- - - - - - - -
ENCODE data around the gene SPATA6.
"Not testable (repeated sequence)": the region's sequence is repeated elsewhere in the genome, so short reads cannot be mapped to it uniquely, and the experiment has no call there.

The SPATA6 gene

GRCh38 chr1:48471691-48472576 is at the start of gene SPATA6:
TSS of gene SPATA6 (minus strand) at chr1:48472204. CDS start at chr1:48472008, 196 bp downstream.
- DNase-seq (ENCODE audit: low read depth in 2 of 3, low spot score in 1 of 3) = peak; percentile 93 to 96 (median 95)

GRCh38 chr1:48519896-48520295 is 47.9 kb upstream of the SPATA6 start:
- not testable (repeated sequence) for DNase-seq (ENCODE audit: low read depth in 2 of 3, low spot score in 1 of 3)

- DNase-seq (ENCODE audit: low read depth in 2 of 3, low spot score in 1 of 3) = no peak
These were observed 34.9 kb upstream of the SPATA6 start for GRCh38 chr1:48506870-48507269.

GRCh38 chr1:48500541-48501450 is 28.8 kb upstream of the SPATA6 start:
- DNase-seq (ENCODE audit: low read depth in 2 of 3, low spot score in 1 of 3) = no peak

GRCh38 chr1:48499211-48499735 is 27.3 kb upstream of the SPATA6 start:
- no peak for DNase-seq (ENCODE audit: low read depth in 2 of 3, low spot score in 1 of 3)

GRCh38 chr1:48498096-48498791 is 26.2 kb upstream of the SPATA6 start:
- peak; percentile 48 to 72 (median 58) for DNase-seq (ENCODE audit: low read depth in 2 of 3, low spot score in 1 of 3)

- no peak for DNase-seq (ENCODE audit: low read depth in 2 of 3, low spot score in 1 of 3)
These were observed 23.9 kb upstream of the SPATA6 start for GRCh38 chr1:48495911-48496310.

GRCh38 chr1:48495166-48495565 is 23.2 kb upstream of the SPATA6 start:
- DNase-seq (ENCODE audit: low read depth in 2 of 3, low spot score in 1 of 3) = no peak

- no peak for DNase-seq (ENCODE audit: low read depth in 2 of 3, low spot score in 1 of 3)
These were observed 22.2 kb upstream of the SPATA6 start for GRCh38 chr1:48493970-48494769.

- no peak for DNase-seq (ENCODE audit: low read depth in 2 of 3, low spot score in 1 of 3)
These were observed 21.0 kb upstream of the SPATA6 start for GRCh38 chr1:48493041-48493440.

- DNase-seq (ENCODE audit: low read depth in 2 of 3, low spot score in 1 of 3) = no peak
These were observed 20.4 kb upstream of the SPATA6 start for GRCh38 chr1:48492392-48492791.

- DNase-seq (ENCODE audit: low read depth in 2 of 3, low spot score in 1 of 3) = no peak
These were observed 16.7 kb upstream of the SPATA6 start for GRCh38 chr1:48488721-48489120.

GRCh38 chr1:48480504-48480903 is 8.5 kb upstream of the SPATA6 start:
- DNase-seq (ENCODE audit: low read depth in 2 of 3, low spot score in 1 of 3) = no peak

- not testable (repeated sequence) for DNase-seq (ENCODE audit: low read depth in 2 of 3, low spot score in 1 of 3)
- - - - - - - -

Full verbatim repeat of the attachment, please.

ENCODE data around the gene SPATA6.
"Not testable (repeated sequence)": the region's sequence is repeated elsewhere in the genome, so short reads cannot be mapped to it uniquely, and the experiment has no call there.

The SPATA6 gene

GRCh38 chr1:48471691-48472576 is at the start of gene SPATA6:
TSS of gene SPATA6 (minus strand) at chr1:48472204. CDS start at chr1:48472008, 196 bp downstream.
- DNase-seq (ENCODE audit: low read depth in 2 of 3, low spot score in 1 of 3) = peak; percentile 93 to 96 (median 95)

GRCh38 chr1:48519896-48520295 is 47.9 kb upstream of the SPATA6 start:
- not testable (repeated sequence) for DNase-seq (ENCODE audit: low read depth in 2 of 3, low spot score in 1 of 3)

- DNase-seq (ENCODE audit: low read depth in 2 of 3, low spot score in 1 of 3) = no peak
These were observed 34.9 kb upstream of the SPATA6 start for GRCh38 chr1:48506870-48507269.

GRCh38 chr1:48500541-48501450 is 28.8 kb upstream of the SPATA6 start:
- DNase-seq (ENCODE audit: low read depth in 2 of 3, low spot score in 1 of 3) = no peak

GRCh38 chr1:48499211-48499735 is 27.3 kb upstream of the SPATA6 start:
- no peak for DNase-seq (ENCODE audit: low read depth in 2 of 3, low spot score in 1 of 3)

GRCh38 chr1:48498096-48498791 is 26.2 kb upstream of the SPATA6 start:
- peak; percentile 48 to 72 (median 58) for DNase-seq (ENCODE audit: low read depth in 2 of 3, low spot score in 1 of 3)

- no peak for DNase-seq (ENCODE audit: low read depth in 2 of 3, low spot score in 1 of 3)
These were observed 23.9 kb upstream of the SPATA6 start for GRCh38 chr1:48495911-48496310.

GRCh38 chr1:48495166-48495565 is 23.2 kb upstream of the SPATA6 start:
- DNase-seq (ENCODE audit: low read depth in 2 of 3, low spot score in 1 of 3) = no peak

- no peak for DNase-seq (ENCODE audit: low read depth in 2 of 3, low spot score in 1 of 3)
These were observed 22.2 kb upstream of the SPATA6 start for GRCh38 chr1:48493970-48494769.

- no peak for DNase-seq (ENCODE audit: low read depth in 2 of 3, low spot score in 1 of 3)
These were observed 21.0 kb upstream of the SPATA6 start for GRCh38 chr1:48493041-48493440.

- DNase-seq (ENCODE audit: low read depth in 2 of 3, low spot score in 1 of 3) = no peak
These were observed 20.4 kb upstream of the SPATA6 start for GRCh38 chr1:48492392-48492791.

- DNase-seq (ENCODE audit: low read depth in 2 of 3, low spot score in 1 of 3) = no peak
These were observed 16.7 kb upstream of the SPATA6 start for GRCh38 chr1:48488721-48489120.

GRCh38 chr1:48480504-48480903 is 8.5 kb upstream of the SPATA6 start:
- DNase-seq (ENCODE audit: low read depth in 2 of 3, low spot score in 1 of 3) = no peak

- not testable (repeated sequence) for DNase-seq (ENCODE audit: low read depth in 2 of 3, low spot score in 1 of 3)